Speed! I am speed!
Lightning McQueen, the race car living his dream on the racing circuit. Tow Mater, the kindhearted tow truck who idolizes him. Doc Hudson, the racing legend who takes Lightning under his wing. The Cars characters are an ensemble of vehicles who live in Radiator Springs, working in places like Flo’s Cafe, the Cozy Cone Motel and Luigi’s Tire Shop. Lightning was introduced to the Radiator Springs residents when he tore up their road in the first Cars movie, and he came to love the town and everyone in it. Each Cars movie features the same cast of Characters, employing subtle messages about life and love and friendships, and Cars 3 is no different.
One doesn’t necessarily deliberately see animated movies in order to learn a lesson, but nonetheless, it happens. As in every Disney movie, you come in with excitement to see your favorite characters and you leave with a nugget of wisdom. In Cars 3, the lessons from Lightning McQueen and Cruz Ramirez are maybe more obvious, and while there are some varying perspectives, the consensus is the same: Cars 3 is an empowering movie with lessons for the young and old.
Cars 3 starts off with Lightning participating in his beloved sport of racing. He’s on the track, determined to win while dropping clever one-liners as he passes the other cars. This time though, the entrance of a new and improved race car throws Lightning off his game. Instead of racing for enjoyment, before he even knows it, he’s racing to win — at all costs. The cost in this race is very high, and the result is impactful as he realizes his limitations in beating the latest and greatest in automotive machines. Lightning takes some time back in Radiator Springs to reconsider his future, where his friends and four-wheeled family members work together to encourage Lightning out of his funk.
Finally, Lightning comes up with a game plan, with the help of Luigi and Guido. What Lightning begins in order to get back to the top of his field ultimately ends up teaching him more about life than he ever imagined. Faced with the idea of a restricted new indoor training regimen, led by his new sponsor, Sterling, he meets his new trainer, Cruz Ramirez. Cruz is all about using new technology to reach new heights, but much like in real life with the increasing availability of social media technology, it’s not always good. Sometimes you have to go back to the good, old-fashioned way of doing things to succeed. Advanced technology sometimes is a hindrance, and we miss out on things.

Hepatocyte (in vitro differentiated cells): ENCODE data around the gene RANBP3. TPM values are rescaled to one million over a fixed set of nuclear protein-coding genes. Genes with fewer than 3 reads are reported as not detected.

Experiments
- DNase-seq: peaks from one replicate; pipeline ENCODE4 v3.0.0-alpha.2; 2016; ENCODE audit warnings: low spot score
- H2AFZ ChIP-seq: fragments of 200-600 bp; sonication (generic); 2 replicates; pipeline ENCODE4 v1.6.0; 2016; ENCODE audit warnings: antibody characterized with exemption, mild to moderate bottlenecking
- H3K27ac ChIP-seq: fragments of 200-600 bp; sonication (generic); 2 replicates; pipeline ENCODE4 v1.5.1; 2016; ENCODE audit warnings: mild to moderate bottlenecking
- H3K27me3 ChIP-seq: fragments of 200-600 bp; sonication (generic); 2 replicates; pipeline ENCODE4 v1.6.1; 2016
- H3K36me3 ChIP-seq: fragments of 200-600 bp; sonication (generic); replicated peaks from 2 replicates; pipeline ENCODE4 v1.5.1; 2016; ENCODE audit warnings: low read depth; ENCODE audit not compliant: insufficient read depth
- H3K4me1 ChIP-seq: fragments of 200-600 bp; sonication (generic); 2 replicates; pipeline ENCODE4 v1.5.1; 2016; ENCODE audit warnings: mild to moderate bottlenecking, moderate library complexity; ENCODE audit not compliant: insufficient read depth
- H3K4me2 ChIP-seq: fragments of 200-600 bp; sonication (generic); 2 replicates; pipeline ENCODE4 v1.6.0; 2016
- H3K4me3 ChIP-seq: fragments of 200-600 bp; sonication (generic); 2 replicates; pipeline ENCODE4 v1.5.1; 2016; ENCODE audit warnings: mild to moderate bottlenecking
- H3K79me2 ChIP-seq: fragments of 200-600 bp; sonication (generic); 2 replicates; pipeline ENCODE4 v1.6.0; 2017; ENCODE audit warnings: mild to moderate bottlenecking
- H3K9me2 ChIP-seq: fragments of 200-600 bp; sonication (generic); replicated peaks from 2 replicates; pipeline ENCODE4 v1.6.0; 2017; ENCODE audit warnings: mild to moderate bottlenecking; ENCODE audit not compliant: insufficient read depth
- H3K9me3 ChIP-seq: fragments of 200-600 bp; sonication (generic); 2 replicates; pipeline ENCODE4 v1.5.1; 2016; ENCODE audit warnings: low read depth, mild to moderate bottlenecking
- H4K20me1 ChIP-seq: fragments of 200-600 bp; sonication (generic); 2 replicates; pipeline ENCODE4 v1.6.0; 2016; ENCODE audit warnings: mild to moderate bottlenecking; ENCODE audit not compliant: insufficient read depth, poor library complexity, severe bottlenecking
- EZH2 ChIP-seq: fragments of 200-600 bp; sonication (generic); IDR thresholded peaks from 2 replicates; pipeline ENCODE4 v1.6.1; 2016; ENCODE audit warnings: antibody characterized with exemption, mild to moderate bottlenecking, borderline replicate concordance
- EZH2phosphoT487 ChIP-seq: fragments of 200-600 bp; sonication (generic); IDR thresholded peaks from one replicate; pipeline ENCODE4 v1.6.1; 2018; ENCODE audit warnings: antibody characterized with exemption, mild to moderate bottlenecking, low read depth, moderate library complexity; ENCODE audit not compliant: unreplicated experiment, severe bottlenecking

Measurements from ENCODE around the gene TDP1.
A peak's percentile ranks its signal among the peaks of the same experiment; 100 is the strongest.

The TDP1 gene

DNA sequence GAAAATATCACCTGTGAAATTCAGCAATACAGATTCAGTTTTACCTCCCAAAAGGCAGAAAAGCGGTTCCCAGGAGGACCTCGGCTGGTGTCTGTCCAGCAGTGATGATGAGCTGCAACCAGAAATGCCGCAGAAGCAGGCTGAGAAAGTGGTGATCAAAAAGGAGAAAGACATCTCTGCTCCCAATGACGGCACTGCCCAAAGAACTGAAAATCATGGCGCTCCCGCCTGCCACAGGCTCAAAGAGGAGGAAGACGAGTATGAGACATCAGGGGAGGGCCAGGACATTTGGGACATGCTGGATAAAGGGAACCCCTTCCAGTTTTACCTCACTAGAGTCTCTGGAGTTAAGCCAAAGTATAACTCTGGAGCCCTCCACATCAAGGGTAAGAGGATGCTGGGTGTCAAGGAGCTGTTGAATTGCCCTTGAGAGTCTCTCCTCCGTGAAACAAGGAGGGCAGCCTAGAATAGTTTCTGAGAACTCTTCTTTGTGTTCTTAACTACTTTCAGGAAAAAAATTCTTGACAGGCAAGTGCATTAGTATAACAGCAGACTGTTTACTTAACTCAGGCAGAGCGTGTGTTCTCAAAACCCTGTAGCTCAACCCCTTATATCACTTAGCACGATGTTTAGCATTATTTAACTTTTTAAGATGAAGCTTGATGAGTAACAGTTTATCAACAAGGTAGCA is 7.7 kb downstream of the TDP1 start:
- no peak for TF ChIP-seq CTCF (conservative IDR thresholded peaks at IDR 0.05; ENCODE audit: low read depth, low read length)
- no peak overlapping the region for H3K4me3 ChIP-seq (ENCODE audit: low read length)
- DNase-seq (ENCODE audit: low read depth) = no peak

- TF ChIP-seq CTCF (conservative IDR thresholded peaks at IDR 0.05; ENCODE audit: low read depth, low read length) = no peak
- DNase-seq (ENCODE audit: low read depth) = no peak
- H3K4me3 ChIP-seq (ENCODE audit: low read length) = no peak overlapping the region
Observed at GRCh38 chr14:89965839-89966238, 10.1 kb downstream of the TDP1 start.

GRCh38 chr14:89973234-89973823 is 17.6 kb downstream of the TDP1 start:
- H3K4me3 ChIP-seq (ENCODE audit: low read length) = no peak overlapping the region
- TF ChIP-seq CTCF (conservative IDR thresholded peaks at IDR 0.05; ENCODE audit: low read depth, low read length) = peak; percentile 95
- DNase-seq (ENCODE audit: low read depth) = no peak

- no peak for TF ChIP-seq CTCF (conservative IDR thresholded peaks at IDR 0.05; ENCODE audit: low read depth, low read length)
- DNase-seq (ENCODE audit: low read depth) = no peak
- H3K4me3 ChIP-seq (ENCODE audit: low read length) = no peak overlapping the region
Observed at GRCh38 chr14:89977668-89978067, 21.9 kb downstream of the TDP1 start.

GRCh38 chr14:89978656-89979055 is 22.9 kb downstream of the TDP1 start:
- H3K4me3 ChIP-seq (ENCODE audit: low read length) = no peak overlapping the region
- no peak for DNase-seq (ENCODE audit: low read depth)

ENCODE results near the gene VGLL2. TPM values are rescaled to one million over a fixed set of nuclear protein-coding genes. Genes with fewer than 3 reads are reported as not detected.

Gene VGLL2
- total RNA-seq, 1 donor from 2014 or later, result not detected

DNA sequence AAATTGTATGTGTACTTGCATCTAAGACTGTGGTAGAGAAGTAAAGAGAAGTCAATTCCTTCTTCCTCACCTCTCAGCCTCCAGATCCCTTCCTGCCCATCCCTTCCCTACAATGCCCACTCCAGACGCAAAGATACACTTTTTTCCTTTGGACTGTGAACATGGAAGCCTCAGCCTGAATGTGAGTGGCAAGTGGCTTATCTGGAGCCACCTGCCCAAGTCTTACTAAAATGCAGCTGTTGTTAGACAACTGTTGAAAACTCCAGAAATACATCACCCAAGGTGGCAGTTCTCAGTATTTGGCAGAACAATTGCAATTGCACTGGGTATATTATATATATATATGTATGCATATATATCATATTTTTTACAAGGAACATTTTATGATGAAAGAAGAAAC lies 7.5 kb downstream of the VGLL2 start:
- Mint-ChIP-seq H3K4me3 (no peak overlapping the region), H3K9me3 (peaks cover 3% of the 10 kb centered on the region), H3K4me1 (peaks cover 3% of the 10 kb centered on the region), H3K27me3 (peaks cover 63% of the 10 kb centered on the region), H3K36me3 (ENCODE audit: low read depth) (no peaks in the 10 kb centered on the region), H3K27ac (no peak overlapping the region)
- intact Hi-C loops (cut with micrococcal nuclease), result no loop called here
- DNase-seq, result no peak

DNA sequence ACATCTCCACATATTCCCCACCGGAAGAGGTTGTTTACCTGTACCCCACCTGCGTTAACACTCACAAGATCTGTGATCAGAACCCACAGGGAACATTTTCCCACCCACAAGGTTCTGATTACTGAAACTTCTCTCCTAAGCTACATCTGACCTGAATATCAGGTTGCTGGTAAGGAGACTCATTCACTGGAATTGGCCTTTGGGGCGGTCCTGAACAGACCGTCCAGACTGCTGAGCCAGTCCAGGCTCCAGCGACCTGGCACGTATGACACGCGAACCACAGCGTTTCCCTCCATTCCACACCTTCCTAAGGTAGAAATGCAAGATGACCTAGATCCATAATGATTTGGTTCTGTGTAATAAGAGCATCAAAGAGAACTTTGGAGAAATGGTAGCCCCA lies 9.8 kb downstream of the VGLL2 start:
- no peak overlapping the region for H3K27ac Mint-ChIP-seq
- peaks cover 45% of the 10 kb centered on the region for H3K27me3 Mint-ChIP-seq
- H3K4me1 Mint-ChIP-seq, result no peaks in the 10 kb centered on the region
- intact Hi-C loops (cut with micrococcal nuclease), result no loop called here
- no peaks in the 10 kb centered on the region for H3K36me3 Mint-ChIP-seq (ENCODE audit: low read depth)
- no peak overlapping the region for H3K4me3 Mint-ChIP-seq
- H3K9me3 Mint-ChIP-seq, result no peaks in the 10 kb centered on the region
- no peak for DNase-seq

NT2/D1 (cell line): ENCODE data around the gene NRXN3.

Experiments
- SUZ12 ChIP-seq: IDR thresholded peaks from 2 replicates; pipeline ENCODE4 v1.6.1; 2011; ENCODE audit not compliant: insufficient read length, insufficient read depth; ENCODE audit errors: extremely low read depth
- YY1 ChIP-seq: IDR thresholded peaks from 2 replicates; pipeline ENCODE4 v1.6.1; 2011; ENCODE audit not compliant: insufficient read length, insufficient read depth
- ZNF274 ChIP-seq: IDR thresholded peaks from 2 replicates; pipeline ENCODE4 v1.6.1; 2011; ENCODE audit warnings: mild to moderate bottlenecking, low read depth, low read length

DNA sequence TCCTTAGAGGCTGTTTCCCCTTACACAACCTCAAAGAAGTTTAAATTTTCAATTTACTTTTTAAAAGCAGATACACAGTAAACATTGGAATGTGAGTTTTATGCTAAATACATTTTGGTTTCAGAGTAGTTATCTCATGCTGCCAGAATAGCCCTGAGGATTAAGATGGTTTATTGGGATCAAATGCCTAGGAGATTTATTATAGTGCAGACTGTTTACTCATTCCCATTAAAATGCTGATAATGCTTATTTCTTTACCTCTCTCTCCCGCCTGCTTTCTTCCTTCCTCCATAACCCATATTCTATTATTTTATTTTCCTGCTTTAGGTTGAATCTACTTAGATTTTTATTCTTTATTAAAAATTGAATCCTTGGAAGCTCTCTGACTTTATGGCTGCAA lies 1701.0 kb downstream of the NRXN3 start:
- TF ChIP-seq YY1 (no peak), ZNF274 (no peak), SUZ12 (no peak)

While Lightning and Cruz take off on a literal journey of discovery — hunting down Doc Hudson’s old stomping grounds to get to the bottom of his motivation and ability — they are soon on a journey of self-discovery. Lightning is so focused on winning that he doesn’t think about those around him, mainly Cruz, despite her sharing her dream of becoming a race car driver but having to give it up due to lack of support. Before we know it, he’s realizing that he’s got the same opportunity to do something for someone else, much like Doc Hudson did for him. While Cruz is learning you have to believe in yourself and go for things, sometimes even without the support of those you count on the most, Lightning is realizing that winning isn’t always achieved by being the first person to cross the finish line on the track.
We can all learn from Lightning, Cruz and the gang. We’re only limited by what we allow to limit us. We don’t need to believe those who say we can’t or shouldn’t go for a dream. Life throws obstacles in our way, but we have to make the best of them without blaming others. If we work together and adjust as life changes, we can each succeed in ways we didn’t even consider. We’re all faced with a world of possibilities if we don’t give up and let the world hold us back. The Cars 3 characters learn this, and if I had a small child going to see the movie with me, I’d want them to be open to hearing the lessons from Lightning McQueen and Cruz Ramirez. Inspiration can come from places you least expect it.
Thank you, Disney/Pixar, for another stellar addition to the array of movies that anyone can enjoy. The movie is typical Disney — you have emotions all over the map and may just shed a tear or two. I have to admit to feeling anxious during a scene where Lightning and Cruz meet Mrs. Fritter, the scary-looking school bus. Even if it’s an animated movie, the creators did such a great job making them feel real, and I didn’t notice just how well until I found myself very uncomfortable for the characters during the Thunder Valley scenes.
Cars 3 is out now, so make plans to go see it this weekend. Don’t see it for any messages though — see it to enjoy the latest escapades of some of your most favorite Disney/Pixar characters yet. It’s a fun movie that needs nothing else than to be enjoyed for what it is, another fun, animated Disney/Pixar motion picture. KA-CHOW!